Presentation on theme: "Dead sea Deep in the Jordan Valley and 55 km southeast of Amman, is the Dead Sea, one of the most spectacular natural and spiritual landscapes in the."— Presentation transcript:
Dead sea Deep in the Jordan Valley and 55 km southeast of Amman, is the Dead Sea, one of the most spectacular natural and spiritual landscapes in the whole world. It is the lowest body of water on earth, the lowest point on earth, and the world's richest source of natural salts, hiding wonderful treasures that accumulated throughout thousands of years. To reach this unique spot, the visitor enjoys a short 30 minutes drive from Amman, surrounded by a landscape and arid hills, which could be from another planet. En route a stone marker indicates "Sea Level", but the Dead Sea itself is not reached before descending another 400 meters below this sign.
As its name evokes, the Dead Sea is devoid of life due to an extremely high content of salts and minerals which gives its waters the renowned curative powers, therapeutic qualities, and its buoyancy, recognized since the days of Herod the Great, more than 2000 years ago. And because the salt content is four times that of most world's oceans, you can float in the Dead Sea without even trying, which makes swimming here a truly unique experience not to be missed: here is the only place in the world where you can recline on the water to read a newspaper.
Scientifically speaking, its water contains more than 35 different types of minerals that are essential for the health and care of the body skin including Magnesium, Calcium, Potassium, Bromine, Sulfur, and Iodine. They are well known for relieving pains and sufferings caused by arthritis, rheumatism, psoriasis, eczema, headache and foot-ache, while nourishing and softening the skin. They also provide the raw materials for the renowned Jordanian Dead Sea bath salts and cosmetic products marketed worldwide.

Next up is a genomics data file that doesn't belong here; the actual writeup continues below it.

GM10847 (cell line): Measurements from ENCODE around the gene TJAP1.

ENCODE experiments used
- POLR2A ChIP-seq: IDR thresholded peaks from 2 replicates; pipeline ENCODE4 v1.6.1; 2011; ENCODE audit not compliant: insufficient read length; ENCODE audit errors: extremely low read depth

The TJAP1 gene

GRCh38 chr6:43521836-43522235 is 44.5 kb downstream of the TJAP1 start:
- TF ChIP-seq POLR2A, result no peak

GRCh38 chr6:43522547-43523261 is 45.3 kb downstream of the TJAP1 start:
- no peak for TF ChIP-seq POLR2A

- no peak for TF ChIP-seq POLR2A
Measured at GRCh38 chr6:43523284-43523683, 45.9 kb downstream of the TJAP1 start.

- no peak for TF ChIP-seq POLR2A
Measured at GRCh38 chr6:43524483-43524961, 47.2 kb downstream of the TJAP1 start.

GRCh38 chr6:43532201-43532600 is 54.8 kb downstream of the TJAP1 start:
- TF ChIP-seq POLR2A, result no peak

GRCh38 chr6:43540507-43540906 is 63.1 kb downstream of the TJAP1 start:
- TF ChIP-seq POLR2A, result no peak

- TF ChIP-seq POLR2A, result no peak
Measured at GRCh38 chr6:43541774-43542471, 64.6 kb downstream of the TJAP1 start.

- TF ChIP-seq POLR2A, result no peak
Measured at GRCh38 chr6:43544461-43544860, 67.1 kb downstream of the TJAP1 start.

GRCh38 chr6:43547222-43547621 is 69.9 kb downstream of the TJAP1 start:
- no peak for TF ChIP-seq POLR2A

Up and down the Dead Sea, on the Jordanian and Israeli coasts, the shoreline is pockmarked by sinkholes—testifying to an environmental catastrophe. The Dead Sea is shrinking, and as it recedes, the fresh water aquifers along the perimeter of the lake are receding along with it. As this fresh water diffuses into salt deposits beneath the surface of the shoreline, the water slowly dissolves the deposits until the earth above collapses without warning. More than 1,000 sinkholes have appeared in the past 15 years. In that time, sinkholes have swallowed a portion of road, date-palm fields and several buildings on the sea’s northwest coast. Environmental experts believe that hotels along the shore are also in danger.
the Dead Sea since Greco-Roman times, has maintained its equilibrium through a fragile natural cycle: it gets fresh water from rivers and streams from the mountains that surround it and loses it by evaporation. The evaporation process, combined with its rich salt deposits, account for its extraordinary—up to 33 percent—salinity (compared with the up to 27 percent salinity of Utah’s Great Salt Lake). Until the 1950s, the flow of fresh water equaled the rate of evaporation, and Dead Sea water levels held steady. Then in the 1960s, Israel built an enormous pumping station on the banks of the Sea of Galilee, diverting water from the upper Jordan, the Dead Sea’s prime source, into a pipeline system that supplies water throughout the country. To make matters worse, in the 1970s Jordan and Syria began diverting the Yarmouk, the lower Jordan River’s main tributary.
Since then, the Dead Sea has declined dramatically. It needs an infusion of 160 billion gallons of water annually to maintain its current size; it gets barely 10 percent of that. Some 50 miles long in 1950, the sea is about 30 miles long today. Water levels are falling at an average rate of three feet per year. According to a recent Israeli government study, the rate of evaporation will slow and the Dead Sea will reach equilibrium again in a few decades—but not before losing another third of its present volume.